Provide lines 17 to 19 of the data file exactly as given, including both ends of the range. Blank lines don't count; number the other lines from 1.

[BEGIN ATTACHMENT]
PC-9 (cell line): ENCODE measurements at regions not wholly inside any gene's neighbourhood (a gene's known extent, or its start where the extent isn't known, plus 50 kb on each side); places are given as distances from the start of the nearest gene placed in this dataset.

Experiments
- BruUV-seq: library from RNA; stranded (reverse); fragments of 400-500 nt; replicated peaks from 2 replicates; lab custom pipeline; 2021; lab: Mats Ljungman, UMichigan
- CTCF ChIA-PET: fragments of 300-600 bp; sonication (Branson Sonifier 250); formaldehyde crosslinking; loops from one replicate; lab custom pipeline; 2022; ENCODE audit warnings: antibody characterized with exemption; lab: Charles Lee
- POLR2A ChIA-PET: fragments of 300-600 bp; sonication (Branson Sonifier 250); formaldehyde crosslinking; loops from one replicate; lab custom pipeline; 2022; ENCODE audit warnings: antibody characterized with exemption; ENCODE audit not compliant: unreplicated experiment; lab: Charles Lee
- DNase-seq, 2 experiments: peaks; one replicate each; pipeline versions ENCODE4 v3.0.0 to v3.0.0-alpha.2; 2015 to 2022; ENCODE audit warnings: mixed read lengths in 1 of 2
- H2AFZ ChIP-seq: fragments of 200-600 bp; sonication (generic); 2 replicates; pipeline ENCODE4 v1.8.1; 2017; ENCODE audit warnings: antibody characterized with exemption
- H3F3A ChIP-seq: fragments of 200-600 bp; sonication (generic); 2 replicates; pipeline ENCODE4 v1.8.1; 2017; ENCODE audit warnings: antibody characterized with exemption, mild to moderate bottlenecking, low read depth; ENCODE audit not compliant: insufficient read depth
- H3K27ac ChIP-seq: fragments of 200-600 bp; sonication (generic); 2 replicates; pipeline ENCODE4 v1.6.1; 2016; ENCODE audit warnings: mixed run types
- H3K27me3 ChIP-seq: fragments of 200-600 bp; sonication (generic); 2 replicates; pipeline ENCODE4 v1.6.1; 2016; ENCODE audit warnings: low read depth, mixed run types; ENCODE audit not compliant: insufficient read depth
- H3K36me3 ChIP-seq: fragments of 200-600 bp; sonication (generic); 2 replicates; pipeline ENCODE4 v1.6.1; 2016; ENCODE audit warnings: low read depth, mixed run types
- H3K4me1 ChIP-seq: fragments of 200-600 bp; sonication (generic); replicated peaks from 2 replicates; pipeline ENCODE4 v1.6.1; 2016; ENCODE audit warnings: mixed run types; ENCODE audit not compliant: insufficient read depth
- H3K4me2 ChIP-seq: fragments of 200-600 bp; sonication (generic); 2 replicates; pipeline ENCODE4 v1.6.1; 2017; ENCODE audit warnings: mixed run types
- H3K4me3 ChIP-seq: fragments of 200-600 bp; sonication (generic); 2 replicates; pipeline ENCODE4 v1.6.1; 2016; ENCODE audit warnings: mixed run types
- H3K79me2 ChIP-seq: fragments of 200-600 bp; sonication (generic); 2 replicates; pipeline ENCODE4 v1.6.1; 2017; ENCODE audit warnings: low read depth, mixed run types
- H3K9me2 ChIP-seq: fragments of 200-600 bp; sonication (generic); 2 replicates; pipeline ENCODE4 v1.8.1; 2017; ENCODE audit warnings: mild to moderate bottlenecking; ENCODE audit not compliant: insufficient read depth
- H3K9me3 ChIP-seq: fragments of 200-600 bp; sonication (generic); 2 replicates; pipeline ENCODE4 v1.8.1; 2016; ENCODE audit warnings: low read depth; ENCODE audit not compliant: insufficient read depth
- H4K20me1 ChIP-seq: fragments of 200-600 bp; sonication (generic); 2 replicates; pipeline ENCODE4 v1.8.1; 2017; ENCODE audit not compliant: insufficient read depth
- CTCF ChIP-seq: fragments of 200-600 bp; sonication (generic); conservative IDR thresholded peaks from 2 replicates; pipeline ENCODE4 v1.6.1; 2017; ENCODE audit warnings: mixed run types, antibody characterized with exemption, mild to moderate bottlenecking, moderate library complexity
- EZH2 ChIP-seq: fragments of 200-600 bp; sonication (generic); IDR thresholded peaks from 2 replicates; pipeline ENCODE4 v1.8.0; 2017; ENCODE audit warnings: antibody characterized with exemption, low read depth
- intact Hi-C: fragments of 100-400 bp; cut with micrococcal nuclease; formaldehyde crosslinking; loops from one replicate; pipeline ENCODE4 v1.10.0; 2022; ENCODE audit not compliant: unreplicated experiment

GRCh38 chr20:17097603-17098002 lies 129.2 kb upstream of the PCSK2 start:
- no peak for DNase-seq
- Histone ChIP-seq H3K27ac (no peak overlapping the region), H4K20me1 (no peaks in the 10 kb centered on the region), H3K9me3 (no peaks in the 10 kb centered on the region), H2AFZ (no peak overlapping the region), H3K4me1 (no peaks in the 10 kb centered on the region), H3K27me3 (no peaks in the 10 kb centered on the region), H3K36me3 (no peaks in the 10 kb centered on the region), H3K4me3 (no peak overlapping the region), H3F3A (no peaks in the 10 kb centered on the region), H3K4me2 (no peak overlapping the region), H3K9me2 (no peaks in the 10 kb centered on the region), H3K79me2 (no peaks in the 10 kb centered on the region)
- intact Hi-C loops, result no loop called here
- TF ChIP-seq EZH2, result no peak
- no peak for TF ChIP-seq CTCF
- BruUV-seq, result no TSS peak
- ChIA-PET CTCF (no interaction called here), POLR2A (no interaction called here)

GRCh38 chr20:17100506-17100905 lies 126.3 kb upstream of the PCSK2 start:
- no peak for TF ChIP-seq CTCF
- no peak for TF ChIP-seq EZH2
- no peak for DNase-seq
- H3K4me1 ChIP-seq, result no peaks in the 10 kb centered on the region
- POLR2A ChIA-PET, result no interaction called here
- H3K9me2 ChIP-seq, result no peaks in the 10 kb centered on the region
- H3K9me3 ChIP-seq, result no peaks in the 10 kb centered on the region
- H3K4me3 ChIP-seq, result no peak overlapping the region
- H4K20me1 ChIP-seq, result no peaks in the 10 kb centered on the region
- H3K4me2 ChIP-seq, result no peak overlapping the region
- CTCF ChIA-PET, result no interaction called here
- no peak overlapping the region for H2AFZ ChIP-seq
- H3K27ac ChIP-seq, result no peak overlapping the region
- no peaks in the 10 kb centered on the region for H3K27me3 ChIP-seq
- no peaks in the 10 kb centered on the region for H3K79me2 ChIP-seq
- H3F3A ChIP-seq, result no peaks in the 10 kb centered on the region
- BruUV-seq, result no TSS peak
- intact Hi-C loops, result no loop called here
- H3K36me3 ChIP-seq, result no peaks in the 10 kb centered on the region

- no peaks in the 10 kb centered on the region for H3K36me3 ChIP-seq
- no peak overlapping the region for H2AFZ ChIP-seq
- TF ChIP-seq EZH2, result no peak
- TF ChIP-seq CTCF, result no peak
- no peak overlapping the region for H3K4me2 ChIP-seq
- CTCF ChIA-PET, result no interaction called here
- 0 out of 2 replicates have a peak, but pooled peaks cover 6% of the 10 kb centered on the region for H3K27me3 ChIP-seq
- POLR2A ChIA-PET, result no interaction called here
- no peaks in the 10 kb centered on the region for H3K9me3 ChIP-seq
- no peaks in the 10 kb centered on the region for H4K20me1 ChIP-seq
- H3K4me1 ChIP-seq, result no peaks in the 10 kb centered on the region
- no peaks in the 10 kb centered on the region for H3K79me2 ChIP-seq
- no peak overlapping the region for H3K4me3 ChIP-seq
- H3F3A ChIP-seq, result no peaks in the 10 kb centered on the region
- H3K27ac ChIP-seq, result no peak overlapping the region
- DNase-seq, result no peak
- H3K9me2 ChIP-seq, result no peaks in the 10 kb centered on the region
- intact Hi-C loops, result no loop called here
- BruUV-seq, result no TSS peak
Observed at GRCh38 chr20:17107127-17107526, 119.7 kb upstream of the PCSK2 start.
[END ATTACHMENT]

- H3K9me3 ChIP-seq: fragments of 200-600 bp; sonication (generic); 2 replicates; pipeline ENCODE4 v1.8.1; 2016; ENCODE audit warnings: low read depth; ENCODE audit not compliant: insufficient read depth
- H4K20me1 ChIP-seq: fragments of 200-600 bp; sonication (generic); 2 replicates; pipeline ENCODE4 v1.8.1; 2017; ENCODE audit not compliant: insufficient read depth
- CTCF ChIP-seq: fragments of 200-600 bp; sonication (generic); conservative IDR thresholded peaks from 2 replicates; pipeline ENCODE4 v1.6.1; 2017; ENCODE audit warnings: mixed run types, antibody characterized with exemption, mild to moderate bottlenecking, moderate library complexity